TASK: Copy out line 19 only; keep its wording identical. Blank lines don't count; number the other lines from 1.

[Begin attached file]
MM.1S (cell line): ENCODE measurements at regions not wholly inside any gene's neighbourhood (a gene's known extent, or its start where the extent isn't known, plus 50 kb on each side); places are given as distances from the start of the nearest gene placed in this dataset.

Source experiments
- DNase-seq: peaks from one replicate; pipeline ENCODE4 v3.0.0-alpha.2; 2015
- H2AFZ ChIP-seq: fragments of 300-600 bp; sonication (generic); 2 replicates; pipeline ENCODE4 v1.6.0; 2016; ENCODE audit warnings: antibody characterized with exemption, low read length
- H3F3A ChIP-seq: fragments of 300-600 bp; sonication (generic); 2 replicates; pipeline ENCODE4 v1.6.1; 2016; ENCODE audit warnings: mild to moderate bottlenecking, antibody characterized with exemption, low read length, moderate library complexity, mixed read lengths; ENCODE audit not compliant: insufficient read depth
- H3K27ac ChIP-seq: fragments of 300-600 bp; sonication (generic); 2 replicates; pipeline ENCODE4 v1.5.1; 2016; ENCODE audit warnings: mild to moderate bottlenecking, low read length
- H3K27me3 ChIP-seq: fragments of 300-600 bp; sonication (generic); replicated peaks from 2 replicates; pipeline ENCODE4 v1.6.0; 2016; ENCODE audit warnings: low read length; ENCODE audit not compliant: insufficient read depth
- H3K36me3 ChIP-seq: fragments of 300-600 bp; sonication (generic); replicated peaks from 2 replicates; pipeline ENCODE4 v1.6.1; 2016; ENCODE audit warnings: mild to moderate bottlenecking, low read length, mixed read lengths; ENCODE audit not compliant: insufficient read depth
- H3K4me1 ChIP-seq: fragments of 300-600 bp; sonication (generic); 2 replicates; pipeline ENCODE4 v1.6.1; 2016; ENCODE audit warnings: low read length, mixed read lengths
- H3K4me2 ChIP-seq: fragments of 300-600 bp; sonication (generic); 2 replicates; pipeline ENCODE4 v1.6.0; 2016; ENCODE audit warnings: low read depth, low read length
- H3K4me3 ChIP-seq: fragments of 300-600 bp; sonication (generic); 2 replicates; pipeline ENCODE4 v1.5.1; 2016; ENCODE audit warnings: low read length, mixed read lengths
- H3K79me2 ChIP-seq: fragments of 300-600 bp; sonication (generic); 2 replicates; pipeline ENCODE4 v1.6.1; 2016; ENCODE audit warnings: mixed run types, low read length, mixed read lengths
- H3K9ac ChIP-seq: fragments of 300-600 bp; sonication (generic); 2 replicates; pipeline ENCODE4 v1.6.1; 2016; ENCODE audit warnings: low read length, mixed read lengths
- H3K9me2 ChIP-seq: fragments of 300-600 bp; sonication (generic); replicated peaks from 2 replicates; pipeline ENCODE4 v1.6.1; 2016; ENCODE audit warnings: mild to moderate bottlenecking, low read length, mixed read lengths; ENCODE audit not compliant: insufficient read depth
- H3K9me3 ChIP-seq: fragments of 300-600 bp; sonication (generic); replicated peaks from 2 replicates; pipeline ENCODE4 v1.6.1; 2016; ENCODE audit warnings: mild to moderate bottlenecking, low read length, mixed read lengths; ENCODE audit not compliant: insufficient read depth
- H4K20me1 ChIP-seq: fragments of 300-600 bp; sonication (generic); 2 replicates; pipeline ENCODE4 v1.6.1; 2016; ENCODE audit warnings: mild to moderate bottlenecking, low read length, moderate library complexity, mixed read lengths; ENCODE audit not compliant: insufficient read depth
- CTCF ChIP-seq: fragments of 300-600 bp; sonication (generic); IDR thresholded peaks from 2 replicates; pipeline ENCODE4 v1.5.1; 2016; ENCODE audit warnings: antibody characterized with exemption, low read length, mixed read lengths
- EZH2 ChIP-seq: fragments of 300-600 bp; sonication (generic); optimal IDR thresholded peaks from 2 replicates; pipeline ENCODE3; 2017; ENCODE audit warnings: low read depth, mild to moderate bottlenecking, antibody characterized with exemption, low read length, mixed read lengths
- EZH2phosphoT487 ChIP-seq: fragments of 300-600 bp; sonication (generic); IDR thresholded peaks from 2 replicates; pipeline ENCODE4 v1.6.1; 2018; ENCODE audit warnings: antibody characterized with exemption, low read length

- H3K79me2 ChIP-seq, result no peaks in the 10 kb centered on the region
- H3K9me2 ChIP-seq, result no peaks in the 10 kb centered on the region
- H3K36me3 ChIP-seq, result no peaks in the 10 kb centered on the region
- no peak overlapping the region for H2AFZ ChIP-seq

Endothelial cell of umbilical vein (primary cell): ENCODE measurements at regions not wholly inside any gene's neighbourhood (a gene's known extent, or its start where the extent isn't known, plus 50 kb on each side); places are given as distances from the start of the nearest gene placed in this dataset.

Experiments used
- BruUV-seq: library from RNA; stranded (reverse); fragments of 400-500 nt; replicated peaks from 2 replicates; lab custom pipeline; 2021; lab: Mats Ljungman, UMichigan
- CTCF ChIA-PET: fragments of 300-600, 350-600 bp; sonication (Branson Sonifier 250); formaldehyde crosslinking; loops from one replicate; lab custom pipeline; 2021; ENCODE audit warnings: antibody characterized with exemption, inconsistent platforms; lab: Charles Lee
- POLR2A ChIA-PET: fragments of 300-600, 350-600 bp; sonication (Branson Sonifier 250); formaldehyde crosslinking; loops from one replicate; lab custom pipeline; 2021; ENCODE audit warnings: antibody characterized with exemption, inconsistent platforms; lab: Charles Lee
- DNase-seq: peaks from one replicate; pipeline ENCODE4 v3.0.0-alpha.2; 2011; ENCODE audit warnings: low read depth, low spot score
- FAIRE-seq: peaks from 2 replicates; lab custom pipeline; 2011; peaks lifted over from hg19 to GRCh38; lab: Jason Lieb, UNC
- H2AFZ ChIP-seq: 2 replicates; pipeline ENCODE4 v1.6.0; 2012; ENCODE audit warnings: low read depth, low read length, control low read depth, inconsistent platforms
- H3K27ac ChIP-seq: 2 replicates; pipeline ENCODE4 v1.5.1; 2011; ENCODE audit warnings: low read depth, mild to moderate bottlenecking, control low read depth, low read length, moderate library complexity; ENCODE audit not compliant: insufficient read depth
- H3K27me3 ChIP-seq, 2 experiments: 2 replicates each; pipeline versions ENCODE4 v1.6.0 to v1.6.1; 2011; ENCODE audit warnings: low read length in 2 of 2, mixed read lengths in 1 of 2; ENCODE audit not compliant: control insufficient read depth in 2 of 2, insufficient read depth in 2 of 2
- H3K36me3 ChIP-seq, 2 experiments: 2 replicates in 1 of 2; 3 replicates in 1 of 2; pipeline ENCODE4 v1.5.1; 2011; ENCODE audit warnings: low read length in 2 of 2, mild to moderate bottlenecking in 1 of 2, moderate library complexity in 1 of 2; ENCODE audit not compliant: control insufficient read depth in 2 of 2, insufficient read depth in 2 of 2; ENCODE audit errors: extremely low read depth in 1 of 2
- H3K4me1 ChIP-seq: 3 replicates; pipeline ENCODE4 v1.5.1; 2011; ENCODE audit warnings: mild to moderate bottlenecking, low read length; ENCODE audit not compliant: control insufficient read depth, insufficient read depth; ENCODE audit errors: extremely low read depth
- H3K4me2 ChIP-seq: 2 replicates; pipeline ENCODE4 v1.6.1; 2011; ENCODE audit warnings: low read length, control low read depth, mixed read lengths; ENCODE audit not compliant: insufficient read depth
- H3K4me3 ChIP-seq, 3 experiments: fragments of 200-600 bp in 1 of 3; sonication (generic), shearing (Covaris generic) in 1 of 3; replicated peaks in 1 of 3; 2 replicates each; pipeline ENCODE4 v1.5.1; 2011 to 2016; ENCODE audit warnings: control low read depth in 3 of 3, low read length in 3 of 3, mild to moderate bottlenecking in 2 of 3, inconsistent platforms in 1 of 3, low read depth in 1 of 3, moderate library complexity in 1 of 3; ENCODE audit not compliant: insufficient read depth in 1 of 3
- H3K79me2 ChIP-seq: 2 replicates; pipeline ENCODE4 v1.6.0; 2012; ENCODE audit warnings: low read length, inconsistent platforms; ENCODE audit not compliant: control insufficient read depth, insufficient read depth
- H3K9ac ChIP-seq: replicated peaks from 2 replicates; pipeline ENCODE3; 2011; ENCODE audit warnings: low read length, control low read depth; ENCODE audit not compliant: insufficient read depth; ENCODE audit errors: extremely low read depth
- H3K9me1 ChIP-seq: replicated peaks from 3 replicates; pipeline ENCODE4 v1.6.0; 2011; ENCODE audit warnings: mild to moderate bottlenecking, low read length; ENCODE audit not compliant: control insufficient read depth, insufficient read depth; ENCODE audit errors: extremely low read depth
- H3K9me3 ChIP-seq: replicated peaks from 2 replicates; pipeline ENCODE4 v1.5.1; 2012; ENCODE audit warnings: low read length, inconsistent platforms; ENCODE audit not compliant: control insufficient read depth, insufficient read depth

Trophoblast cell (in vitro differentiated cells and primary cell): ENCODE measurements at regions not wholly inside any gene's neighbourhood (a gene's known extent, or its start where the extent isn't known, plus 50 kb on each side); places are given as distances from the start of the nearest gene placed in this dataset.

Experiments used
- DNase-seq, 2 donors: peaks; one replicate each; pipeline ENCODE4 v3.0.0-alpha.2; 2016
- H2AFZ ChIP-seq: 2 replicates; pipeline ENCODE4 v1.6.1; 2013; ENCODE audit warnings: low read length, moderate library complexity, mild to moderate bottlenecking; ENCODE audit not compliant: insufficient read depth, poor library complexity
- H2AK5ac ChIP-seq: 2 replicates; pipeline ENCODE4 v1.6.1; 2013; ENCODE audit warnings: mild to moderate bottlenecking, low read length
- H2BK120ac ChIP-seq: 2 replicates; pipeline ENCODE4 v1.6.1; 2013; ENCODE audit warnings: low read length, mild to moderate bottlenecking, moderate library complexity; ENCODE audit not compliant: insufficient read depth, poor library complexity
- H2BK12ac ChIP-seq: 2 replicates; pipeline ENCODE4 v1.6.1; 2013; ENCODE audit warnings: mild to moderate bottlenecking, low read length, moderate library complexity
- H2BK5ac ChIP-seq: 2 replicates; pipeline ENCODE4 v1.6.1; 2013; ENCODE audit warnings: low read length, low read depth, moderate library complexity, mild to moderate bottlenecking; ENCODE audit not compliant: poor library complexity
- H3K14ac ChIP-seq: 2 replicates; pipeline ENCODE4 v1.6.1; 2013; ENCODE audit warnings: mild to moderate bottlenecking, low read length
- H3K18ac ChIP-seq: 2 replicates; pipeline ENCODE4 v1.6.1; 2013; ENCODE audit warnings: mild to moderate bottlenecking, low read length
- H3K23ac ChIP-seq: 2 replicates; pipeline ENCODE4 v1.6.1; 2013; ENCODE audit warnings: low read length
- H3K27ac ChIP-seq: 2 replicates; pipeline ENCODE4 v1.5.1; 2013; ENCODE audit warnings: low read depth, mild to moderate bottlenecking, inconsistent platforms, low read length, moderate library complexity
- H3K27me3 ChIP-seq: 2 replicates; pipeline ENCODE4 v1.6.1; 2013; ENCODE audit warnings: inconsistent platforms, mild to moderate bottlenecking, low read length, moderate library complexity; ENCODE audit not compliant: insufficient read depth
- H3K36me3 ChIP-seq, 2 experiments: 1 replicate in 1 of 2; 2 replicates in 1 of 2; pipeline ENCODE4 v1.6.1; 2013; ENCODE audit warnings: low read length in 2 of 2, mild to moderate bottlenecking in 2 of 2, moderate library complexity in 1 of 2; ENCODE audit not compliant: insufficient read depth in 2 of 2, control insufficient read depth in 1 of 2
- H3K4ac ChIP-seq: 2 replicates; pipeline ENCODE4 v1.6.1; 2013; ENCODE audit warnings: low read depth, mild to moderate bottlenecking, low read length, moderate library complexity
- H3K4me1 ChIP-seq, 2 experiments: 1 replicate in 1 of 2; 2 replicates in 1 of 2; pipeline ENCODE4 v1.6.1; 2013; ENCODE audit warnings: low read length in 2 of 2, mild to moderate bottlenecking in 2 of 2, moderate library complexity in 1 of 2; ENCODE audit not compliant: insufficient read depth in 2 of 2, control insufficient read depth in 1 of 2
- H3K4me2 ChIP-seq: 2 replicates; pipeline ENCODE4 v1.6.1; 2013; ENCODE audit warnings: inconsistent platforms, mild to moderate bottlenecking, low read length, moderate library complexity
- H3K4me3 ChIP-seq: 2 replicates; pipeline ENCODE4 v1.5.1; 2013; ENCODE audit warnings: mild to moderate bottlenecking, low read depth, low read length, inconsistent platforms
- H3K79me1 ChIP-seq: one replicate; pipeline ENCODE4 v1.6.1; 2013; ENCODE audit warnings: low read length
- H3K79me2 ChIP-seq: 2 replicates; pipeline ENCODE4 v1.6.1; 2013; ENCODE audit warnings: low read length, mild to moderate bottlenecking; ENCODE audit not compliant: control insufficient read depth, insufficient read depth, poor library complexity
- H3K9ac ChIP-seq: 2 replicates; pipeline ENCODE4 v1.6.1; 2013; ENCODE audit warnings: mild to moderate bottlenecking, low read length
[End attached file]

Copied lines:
- EZH2phosphoT487 ChIP-seq: fragments of 300-600 bp; sonication (generic); IDR thresholded peaks from 2 replicates; pipeline ENCODE4 v1.6.1; 2018; ENCODE audit warnings: antibody characterized with exemption, low read length